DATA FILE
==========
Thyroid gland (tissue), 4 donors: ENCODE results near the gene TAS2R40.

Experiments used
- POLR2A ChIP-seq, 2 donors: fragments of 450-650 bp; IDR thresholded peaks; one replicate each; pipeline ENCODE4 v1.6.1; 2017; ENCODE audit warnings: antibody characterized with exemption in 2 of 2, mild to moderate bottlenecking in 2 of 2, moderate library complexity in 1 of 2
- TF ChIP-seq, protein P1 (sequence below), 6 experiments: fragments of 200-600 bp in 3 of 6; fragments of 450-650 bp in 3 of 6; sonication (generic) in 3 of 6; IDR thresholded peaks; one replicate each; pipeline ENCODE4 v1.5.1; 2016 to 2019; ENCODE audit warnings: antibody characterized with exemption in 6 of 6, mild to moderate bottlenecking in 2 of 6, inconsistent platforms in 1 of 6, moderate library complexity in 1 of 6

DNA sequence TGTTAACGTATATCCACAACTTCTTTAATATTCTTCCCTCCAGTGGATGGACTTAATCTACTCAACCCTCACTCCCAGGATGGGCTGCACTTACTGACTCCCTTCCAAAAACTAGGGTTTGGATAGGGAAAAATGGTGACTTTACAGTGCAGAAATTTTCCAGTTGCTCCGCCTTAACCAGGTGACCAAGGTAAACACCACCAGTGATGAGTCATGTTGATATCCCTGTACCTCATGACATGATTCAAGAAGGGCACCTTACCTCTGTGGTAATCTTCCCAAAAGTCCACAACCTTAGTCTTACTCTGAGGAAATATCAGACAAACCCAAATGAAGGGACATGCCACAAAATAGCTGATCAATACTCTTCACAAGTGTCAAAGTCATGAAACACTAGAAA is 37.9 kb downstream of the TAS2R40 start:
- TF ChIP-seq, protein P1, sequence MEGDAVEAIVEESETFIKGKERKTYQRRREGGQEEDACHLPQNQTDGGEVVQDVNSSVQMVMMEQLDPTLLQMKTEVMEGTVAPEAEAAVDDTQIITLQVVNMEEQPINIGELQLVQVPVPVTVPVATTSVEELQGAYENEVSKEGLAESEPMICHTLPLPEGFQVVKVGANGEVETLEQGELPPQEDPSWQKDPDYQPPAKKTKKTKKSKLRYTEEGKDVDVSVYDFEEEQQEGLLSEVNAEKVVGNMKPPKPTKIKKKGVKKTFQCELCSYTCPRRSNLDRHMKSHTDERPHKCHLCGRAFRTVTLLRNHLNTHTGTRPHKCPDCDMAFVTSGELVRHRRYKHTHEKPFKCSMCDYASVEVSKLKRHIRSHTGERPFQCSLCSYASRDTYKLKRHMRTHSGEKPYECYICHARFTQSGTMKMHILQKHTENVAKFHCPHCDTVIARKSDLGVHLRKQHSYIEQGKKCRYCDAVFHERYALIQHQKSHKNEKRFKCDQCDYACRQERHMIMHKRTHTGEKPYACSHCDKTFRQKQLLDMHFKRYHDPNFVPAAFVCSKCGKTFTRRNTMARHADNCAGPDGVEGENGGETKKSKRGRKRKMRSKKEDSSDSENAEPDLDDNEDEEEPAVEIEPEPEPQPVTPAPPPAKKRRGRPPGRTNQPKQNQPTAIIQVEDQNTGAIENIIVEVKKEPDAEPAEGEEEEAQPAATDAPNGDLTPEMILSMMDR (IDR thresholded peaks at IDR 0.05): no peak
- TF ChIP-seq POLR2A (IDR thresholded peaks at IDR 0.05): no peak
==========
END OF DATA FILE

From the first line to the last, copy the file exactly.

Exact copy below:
Thyroid gland (tissue), 4 donors: ENCODE results near the gene TAS2R40.

Experiments used
- POLR2A ChIP-seq, 2 donors: fragments of 450-650 bp; IDR thresholded peaks; one replicate each; pipeline ENCODE4 v1.6.1; 2017; ENCODE audit warnings: antibody characterized with exemption in 2 of 2, mild to moderate bottlenecking in 2 of 2, moderate library complexity in 1 of 2
- TF ChIP-seq, protein P1 (sequence below), 6 experiments: fragments of 200-600 bp in 3 of 6; fragments of 450-650 bp in 3 of 6; sonication (generic) in 3 of 6; IDR thresholded peaks; one replicate each; pipeline ENCODE4 v1.5.1; 2016 to 2019; ENCODE audit warnings: antibody characterized with exemption in 6 of 6, mild to moderate bottlenecking in 2 of 6, inconsistent platforms in 1 of 6, moderate library complexity in 1 of 6

DNA sequence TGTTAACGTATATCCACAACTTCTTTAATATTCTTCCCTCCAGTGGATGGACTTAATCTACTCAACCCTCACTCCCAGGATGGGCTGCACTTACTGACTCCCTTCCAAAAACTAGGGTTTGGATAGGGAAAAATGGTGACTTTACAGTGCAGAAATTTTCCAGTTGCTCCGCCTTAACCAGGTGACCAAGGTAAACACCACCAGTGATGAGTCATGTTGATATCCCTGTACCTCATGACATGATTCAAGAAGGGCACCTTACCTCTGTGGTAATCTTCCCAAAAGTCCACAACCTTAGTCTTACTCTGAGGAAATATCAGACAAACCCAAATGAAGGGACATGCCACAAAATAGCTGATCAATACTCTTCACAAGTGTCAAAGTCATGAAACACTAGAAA is 37.9 kb downstream of the TAS2R40 start:
- TF ChIP-seq, protein P1, sequence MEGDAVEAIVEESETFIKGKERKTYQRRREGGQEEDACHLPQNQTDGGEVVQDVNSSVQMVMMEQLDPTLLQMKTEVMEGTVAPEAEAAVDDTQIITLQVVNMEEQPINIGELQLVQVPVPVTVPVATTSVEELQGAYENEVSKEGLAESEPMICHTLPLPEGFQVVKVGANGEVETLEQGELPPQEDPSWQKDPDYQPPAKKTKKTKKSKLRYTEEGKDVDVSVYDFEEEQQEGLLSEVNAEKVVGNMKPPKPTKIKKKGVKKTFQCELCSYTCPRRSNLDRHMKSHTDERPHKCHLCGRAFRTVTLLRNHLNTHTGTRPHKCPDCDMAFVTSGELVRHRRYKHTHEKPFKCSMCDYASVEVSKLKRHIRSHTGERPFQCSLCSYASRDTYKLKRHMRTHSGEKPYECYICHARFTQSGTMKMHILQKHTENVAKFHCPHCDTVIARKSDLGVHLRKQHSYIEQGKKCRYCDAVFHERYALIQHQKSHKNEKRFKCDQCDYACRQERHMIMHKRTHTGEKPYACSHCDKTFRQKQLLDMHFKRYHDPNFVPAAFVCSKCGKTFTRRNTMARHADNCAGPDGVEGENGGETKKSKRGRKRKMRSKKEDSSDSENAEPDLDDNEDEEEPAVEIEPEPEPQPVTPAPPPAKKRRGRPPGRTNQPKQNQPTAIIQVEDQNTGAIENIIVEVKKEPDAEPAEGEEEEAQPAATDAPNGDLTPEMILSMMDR (IDR thresholded peaks at IDR 0.05): no peak
- TF ChIP-seq POLR2A (IDR thresholded peaks at IDR 0.05): no peak